For those of us convinced that the collective moan, wail and threat of NO is turning counter-productive, here is an insight from the man the Unionists named the world’s expert on referendums when it suited them. (He was against a second question). He is writing in the Scotsman http://www.scotsman.com/news/matt-qvortrup-bp-boss-could-boost-yes-camp-1-3295791 and makes explicit what has been dawning on Yes for months now – that we don’t like being told what to think, not when it is in the form of a warning or threat and comes from someone the voters know to be out of touch with their world.
A moderate degree of carefully modulated caution from someone in a decision-making position is acceptable but when a man like BP’s Bob Dudley can earn £6m in bonus alone and starts lecturing people on £10,000 a year, his words get lost in a cloud of contempt and resentment. (Dudley’s salary is actually falling because the company performance under him is so poor year on year.)
Voters have learned not to trust those who don’t live in the real world and as the Fred Goodwin case shows, they derive a perverse pleasure in their downfall. Similarly, they know the massive donors to Better Together aren’t remotely interested in their lot – otherwise why haven’t they acted before now on low incomes? – and are putting their money where they believe that they and their kind will receive the best return.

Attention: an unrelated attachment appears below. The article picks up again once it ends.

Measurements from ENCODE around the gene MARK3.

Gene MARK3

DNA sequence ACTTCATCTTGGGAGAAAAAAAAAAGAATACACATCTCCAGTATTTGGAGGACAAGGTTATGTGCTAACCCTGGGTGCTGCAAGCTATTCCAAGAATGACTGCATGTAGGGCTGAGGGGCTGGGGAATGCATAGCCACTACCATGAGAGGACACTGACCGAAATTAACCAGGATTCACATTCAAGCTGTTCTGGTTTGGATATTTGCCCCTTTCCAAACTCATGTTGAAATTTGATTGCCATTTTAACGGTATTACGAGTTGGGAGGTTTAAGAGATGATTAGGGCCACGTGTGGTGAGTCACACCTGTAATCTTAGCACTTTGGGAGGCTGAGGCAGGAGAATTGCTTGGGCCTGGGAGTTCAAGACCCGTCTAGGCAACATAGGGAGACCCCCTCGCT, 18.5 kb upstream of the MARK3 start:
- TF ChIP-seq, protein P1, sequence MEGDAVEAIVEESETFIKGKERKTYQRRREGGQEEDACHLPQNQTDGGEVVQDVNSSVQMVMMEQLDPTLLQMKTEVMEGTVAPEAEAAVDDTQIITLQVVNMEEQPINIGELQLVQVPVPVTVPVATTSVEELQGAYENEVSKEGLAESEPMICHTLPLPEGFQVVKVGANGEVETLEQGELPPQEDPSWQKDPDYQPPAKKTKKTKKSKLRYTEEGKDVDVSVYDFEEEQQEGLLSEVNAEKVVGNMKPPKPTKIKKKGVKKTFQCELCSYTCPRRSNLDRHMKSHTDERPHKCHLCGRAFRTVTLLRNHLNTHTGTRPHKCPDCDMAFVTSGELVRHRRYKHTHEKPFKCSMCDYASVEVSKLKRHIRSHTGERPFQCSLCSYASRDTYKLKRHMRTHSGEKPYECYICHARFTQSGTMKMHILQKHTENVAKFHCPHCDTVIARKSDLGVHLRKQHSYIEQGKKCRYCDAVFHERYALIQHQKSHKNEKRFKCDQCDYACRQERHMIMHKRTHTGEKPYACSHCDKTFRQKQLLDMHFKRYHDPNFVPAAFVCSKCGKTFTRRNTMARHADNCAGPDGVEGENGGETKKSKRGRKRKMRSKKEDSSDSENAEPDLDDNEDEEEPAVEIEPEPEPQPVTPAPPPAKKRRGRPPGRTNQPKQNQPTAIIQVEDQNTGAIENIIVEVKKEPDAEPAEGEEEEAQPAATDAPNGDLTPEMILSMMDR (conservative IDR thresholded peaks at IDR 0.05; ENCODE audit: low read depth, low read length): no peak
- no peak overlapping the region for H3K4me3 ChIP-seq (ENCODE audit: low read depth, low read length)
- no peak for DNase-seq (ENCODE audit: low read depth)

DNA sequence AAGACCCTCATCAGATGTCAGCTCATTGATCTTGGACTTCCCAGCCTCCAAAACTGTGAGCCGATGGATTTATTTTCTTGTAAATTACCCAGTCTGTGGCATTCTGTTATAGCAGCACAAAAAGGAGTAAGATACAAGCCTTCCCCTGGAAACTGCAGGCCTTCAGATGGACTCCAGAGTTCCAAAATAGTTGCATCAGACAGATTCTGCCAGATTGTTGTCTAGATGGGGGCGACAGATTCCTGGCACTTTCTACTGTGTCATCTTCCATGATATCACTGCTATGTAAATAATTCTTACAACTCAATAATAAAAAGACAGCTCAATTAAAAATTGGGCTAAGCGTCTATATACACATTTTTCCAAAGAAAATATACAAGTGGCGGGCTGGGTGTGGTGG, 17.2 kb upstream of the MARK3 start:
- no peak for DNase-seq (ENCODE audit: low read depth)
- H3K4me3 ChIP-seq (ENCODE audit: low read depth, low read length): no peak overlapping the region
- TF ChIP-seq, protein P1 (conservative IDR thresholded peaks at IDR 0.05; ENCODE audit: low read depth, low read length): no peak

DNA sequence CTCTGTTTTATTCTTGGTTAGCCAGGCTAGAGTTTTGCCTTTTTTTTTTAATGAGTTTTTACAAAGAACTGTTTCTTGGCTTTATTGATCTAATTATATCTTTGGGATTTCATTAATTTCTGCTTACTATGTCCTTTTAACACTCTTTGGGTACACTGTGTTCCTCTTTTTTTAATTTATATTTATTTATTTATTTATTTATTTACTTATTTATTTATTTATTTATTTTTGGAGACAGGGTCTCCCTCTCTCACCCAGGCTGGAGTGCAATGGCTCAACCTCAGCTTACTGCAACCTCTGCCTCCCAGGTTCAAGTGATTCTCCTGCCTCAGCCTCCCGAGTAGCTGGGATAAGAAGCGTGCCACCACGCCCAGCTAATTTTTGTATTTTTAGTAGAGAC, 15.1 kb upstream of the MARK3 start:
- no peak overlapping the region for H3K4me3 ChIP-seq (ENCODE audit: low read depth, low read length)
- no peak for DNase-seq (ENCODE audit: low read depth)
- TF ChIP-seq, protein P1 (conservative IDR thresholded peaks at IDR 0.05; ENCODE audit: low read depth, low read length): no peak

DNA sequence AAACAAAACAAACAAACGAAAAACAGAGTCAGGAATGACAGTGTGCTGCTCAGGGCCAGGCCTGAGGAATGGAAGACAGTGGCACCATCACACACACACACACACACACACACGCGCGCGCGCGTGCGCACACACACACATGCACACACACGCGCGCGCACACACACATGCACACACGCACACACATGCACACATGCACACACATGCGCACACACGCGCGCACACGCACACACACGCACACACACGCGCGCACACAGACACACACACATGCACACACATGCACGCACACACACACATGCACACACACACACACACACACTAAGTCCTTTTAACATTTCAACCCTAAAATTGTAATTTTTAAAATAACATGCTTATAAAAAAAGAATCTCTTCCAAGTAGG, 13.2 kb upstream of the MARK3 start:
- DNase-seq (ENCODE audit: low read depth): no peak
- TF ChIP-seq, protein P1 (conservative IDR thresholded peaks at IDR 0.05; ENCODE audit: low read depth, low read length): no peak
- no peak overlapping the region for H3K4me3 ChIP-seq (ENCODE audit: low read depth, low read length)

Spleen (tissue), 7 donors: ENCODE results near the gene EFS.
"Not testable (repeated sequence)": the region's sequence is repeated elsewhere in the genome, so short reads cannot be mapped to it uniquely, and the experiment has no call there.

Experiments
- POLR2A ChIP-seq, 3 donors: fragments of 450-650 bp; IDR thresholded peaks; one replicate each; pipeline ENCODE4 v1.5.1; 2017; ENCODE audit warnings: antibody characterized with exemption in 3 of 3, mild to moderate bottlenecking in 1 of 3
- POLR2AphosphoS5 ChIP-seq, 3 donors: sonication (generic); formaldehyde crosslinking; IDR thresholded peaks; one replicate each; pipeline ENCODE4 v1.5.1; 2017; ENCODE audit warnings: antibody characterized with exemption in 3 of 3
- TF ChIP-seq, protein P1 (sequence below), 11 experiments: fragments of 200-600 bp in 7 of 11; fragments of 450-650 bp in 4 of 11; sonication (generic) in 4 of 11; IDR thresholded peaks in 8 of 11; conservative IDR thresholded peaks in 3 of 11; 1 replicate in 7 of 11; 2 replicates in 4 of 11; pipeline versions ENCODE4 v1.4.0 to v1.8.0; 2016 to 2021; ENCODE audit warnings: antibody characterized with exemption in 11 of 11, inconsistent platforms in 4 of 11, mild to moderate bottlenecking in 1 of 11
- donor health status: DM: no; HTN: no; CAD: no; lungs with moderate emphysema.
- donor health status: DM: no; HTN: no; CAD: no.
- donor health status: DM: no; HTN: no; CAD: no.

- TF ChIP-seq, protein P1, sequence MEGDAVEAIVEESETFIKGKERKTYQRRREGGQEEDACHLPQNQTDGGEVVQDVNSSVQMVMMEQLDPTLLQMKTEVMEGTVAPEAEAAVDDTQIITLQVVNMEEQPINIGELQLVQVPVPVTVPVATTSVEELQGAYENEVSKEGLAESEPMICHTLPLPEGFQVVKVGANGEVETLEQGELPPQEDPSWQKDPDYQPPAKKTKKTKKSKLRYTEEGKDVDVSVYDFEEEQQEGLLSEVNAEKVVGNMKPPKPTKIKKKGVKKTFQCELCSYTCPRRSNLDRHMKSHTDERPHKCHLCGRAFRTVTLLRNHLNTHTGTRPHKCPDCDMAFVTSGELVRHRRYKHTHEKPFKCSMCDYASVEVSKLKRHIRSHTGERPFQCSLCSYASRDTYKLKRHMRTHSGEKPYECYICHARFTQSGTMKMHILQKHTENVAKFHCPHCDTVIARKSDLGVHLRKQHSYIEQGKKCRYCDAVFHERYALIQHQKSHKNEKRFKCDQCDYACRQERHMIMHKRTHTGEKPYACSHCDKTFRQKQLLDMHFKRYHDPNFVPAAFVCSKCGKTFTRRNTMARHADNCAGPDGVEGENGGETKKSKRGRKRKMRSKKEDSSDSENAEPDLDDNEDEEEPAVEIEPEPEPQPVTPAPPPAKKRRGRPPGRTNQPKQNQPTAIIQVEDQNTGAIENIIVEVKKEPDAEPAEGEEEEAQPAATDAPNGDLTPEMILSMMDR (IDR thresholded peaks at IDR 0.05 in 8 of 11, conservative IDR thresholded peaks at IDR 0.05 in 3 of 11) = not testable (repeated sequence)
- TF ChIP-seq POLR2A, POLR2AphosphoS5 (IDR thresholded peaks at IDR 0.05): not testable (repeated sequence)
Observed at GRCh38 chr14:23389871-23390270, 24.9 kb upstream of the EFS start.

So in that sense I think even the lazy complaints from Alistair Carmichael and Margaret Curran decrying those who dared criticise Dudley are also misconceived. It is the Yes and nationalist response that captures the public mood not the knee-bending approval of the Unionists. Dudley may well have honest concerns…I imagine every business type does…but you can’t take him seriously when he was for example sanguine about working in Egypt while mass protests met with army fire and there was no certainty what government would be in power and in Libya when it was imploding and engulfed by warring factions.
It’s been an extraordinary week for the Fear Mongers with daily threats of danger from big shots in politics and business. They’d better hope this approach is working or they might find that, like the Scotch Whisky Association, they engage in an unwinnable war. The booze sellers are hell-bent not on protecting their industry by opposing minimum pricing but by undermining the rights of the parliament that is the embodiment of the proud Scotland on which they trade. Most of them of course aren’t Scottish companies at all with owners around the globe and if they persist on denying the rights of the Scots by undermining their parliament they wont just lose support in Scotland but might find their misty glen advertising wears thin internationally too. Cheers.by